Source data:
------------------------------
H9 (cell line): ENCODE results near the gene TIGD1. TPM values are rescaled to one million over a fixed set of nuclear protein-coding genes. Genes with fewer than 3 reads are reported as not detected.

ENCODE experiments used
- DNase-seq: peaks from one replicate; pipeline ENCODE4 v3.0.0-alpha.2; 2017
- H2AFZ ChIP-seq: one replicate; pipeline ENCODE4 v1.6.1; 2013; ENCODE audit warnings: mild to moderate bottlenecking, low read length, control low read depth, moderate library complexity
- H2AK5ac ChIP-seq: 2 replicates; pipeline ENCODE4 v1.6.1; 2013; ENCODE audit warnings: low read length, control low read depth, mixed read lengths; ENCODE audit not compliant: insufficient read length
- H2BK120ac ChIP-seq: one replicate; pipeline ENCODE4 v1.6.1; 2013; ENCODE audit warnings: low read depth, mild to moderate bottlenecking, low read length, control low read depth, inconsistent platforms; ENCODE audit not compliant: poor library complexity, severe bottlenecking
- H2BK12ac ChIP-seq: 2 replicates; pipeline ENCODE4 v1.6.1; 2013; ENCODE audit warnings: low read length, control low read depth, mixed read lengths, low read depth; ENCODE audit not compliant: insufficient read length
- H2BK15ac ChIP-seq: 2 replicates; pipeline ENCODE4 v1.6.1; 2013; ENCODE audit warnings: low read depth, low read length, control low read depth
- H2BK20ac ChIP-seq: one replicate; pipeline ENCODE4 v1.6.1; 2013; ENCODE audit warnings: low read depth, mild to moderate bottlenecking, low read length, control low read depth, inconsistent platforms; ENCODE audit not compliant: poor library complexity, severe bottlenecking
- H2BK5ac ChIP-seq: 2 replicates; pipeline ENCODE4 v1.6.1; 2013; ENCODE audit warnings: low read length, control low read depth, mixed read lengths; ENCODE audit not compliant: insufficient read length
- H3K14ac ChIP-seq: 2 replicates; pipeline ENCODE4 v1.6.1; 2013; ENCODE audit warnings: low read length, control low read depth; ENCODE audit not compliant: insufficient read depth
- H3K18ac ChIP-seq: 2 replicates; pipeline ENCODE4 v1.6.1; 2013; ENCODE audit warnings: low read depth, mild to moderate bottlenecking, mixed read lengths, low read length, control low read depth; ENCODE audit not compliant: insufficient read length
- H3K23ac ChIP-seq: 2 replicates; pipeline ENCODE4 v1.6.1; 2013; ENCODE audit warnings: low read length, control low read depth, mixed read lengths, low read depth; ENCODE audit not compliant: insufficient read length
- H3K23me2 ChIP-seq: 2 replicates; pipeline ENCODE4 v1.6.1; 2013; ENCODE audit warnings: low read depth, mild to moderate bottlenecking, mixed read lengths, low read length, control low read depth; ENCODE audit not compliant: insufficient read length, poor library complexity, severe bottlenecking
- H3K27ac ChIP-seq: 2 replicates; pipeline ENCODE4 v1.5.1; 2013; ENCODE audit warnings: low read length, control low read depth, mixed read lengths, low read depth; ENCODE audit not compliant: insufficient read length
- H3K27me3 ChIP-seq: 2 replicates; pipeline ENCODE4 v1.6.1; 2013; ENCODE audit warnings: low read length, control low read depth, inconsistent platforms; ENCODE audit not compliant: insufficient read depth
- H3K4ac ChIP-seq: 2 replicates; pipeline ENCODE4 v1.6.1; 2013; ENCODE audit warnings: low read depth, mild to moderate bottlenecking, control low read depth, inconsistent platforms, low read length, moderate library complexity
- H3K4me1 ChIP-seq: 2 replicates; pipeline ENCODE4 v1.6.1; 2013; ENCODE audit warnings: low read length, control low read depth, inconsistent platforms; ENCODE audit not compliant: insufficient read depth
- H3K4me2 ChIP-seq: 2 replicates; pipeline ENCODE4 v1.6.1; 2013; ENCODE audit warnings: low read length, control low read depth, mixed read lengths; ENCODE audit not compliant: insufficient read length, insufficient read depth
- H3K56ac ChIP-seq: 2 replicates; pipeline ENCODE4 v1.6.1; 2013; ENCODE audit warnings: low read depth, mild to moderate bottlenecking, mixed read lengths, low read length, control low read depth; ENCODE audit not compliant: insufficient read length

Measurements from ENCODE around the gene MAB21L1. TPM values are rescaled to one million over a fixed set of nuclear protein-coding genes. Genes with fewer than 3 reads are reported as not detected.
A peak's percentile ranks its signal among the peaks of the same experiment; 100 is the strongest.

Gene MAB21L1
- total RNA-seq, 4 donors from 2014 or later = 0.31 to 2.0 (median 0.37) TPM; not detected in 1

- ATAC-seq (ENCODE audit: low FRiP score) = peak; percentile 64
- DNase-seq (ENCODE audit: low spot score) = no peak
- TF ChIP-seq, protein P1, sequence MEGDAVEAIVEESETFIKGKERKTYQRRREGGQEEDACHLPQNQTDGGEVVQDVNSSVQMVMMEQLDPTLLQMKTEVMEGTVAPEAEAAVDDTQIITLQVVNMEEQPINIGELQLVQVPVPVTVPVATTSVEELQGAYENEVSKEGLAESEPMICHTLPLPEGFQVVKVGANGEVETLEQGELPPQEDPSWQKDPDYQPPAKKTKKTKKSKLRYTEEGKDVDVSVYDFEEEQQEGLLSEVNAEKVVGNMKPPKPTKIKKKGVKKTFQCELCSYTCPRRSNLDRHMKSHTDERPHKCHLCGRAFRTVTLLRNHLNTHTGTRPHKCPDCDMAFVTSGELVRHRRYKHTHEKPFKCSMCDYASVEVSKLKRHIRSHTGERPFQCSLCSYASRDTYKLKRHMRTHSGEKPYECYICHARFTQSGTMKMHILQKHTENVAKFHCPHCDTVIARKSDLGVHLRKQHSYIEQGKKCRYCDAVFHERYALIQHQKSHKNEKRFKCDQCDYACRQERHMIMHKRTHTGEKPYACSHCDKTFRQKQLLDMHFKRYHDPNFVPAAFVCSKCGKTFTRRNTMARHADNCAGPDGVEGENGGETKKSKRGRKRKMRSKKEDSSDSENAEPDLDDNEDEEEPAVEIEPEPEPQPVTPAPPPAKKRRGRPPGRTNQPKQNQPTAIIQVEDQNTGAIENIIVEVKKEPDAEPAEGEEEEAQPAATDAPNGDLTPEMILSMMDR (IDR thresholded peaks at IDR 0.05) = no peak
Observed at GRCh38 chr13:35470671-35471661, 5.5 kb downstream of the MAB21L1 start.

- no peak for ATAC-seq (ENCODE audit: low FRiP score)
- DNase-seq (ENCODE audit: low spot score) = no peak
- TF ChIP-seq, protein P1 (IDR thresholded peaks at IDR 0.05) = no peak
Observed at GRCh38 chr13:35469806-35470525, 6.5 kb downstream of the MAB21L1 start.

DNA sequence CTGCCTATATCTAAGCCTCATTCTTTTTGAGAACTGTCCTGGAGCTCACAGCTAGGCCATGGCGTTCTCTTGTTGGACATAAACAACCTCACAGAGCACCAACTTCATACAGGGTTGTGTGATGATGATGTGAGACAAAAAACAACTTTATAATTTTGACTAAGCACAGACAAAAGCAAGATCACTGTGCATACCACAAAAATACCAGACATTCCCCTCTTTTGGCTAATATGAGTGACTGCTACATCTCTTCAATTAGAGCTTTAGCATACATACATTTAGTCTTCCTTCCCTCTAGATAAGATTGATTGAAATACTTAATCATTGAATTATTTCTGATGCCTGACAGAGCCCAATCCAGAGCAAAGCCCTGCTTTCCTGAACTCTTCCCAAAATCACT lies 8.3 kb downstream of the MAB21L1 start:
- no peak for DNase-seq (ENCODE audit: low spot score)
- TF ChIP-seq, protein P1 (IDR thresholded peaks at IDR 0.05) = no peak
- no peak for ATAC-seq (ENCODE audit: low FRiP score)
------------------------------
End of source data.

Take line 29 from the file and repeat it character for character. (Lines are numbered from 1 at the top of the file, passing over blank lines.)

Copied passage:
- no peak for ATAC-seq (ENCODE audit: low FRiP score)